These two examples are certainly not the only ways that copyright issues may arise unexpectedly as we transition to working, learning, and socializing from home. Use the below checklist to help identify other potential areas of concern. Many copyright issues, especially those involving fair use, require analysis of the specific factual situation at hand, so we encourage you to contact a copyright lawyer, such as one of Covington’s professionals, if you have any concerns about whether you or your organization need to take additional steps to ensure copyright compliance in this uncertain time.

  • Do you use web conferencing?
    • Employers and Businesses: If yes, do your employees have guidelines as to the use of copyrighted materials in conferences (works in the background, use of music, use of unlicensed works in virtual backdrops, etc.)?
    • Educators: If yes, do you have guidelines for both teachers and students for what materials may be used in video meetings pursuant to the TEACH Act?
    • Individuals: If yes, are you sharing any copyrighted works in your video calls? Are you licensed to do so? If not, try to avoid sharing such works.
  • Are you offering services virtually that you ordinarily would offer in-person?
    • Businesses (for example, gyms streaming workout programs): If yes, do you have a license to use the music and other works that appear in these broadcasts?
    • Organizations (e.g.: churches offering remote services): If yes, do you have a license to use the music and other works that appear in these broadcasts, or would the use of these materials be considered a “fair use”?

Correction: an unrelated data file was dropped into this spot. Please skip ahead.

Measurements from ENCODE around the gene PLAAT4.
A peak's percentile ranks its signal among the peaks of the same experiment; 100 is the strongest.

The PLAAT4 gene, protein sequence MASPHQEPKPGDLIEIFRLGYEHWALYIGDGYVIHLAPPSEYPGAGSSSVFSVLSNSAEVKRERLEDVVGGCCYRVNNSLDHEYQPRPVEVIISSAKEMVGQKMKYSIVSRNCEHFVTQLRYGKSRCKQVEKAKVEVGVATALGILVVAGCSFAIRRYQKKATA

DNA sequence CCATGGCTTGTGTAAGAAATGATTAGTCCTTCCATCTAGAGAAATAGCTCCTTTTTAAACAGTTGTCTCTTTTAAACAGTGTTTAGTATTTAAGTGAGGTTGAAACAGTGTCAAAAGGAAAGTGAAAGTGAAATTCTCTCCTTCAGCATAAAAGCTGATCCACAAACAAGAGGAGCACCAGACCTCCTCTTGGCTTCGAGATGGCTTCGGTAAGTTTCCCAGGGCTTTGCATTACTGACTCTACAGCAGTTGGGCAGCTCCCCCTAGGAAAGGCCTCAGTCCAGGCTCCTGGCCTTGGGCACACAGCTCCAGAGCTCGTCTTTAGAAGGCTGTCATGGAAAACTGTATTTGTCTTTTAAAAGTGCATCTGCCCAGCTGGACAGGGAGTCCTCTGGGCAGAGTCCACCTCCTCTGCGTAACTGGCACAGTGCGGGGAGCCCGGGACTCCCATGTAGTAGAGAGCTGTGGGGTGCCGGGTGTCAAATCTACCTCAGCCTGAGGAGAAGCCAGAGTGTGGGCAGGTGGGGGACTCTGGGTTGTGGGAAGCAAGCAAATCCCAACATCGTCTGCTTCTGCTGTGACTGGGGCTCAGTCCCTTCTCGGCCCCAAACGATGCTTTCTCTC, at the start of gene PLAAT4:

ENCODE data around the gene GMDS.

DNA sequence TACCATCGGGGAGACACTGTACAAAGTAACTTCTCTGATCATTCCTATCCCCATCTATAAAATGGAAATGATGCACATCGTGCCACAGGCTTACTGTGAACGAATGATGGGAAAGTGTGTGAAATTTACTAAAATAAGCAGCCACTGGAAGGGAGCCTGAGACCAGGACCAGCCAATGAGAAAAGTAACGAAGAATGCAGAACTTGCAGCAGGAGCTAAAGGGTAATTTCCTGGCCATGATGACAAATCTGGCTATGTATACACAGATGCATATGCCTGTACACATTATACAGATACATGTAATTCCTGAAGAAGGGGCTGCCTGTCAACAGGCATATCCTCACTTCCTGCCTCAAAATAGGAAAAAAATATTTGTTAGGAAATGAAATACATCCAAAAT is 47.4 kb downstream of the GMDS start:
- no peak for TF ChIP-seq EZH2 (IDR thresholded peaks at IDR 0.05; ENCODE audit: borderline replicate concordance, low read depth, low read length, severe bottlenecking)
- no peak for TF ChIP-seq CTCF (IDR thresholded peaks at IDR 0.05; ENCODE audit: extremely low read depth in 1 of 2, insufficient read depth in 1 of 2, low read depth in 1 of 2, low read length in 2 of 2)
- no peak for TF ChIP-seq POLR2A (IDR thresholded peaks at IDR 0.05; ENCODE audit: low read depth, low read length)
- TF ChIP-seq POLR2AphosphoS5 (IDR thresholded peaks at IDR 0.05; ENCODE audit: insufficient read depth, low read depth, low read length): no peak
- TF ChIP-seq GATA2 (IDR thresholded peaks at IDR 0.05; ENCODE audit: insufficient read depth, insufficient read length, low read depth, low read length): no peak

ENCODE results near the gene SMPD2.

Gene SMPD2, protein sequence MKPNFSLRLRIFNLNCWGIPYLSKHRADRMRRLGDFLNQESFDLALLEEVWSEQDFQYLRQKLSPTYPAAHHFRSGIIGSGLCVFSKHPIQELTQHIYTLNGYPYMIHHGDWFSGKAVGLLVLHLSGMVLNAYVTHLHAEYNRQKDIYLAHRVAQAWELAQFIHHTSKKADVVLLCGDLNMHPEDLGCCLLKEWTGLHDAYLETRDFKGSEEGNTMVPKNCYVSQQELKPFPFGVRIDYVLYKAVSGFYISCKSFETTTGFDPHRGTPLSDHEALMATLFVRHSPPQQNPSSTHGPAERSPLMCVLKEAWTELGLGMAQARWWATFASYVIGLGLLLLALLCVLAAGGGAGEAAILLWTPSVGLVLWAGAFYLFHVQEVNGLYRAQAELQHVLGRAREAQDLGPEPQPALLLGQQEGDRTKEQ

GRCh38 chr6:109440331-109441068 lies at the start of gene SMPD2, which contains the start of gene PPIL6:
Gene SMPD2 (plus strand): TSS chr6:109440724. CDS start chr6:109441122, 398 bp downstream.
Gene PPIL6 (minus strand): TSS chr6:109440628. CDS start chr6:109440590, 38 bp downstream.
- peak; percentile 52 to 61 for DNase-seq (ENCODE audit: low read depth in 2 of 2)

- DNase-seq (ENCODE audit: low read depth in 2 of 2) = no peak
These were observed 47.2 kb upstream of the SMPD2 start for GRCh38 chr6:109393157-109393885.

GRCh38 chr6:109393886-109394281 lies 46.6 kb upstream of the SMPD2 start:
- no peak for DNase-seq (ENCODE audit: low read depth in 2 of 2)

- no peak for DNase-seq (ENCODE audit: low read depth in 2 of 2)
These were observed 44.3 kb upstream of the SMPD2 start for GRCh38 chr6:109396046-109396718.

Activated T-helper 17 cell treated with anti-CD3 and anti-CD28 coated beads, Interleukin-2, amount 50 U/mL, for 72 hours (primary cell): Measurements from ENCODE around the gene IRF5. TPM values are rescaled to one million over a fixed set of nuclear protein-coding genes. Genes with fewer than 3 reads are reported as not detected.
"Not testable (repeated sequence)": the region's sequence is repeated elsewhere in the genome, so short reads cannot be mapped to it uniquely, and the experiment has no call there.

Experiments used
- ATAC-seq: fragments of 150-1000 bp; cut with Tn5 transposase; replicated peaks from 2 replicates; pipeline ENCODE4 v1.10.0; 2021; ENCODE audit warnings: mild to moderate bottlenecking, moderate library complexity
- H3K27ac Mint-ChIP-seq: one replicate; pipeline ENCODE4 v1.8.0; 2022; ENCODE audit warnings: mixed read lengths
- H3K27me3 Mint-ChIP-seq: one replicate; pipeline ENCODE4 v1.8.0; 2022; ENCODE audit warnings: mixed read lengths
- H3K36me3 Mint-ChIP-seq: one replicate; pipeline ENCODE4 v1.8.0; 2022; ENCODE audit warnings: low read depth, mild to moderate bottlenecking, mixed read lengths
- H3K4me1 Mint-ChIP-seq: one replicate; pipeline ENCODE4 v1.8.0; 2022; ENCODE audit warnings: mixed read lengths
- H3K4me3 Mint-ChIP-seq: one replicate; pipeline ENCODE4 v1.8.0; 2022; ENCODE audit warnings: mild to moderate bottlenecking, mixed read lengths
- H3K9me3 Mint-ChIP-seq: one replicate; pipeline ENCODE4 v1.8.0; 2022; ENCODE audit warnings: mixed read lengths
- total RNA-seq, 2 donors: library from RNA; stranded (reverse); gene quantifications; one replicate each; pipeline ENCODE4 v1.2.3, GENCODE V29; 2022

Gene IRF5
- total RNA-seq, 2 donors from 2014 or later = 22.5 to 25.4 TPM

• Educators: Are you complying with the requirements of the TEACH Act to ensure that your uses do not constitute infringements? This includes not sharing more of a work than you would for in-person instruction and restricting who may access these materials.
    • Individuals (e.g.: individual tutors or private trainers): Many of the same considerations for businesses apply - do you have a license to use the music or other works that appear in your broadcasts? For individuals like tutors who are offering an educational service, would your use qualify as a “fair use” under copyright law?
  • Are you sharing or using copyrighted materials in response to the coronavirus pandemic in a way that you ordinarily would not?
    • Businesses (e.g.: hospitals sharing manuals or software related to medical devices used to treat coronavirus): If yes, are you licensed to share or use these copyrighted materials, or would your sharing or use be considered a “fair use”?
    • Educators: Would your use of the materials be considered a “fair use”? Remember, typically only works that are typically used for in-person instruction can be used for remote learning under the TEACH Act.
    • Individuals: Do you have a license to use or share the copyrighted material? Remember that pirated copies of movies, music, and video games infringe the creator’s rights in the works. Creating and sharing unlicensed copies can lead to significant legal consequences.

 

If you have any questions concerning the material discussed in this client alert, please contact the members of our Copyright and Trademark Litigation practice below.